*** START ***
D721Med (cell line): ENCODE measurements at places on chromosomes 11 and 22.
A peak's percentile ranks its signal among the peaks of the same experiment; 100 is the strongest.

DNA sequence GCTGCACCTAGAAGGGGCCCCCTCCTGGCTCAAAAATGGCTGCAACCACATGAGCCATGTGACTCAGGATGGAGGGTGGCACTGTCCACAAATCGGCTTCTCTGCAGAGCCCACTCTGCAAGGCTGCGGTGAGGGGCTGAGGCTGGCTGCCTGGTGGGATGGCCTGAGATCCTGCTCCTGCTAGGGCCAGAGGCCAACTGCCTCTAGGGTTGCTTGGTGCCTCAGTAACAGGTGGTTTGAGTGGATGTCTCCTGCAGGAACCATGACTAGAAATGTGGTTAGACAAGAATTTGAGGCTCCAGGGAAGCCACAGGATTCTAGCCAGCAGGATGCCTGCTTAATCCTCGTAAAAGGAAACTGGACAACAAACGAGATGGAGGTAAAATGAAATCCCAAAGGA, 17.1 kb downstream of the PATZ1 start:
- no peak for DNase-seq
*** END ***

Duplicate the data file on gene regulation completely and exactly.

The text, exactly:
D721Med (cell line): ENCODE measurements at places on chromosomes 11 and 22.
A peak's percentile ranks its signal among the peaks of the same experiment; 100 is the strongest.

DNA sequence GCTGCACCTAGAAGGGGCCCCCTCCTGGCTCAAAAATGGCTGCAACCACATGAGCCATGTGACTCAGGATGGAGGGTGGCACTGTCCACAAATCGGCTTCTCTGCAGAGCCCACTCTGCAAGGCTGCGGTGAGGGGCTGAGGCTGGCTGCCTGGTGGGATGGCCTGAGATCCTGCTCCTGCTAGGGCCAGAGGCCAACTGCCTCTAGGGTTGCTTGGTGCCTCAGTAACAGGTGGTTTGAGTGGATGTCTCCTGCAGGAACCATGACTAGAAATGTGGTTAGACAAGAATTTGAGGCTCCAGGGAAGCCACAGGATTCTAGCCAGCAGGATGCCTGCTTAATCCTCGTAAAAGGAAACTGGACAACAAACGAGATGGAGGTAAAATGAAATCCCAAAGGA, 17.1 kb downstream of the PATZ1 start:
- no peak for DNase-seq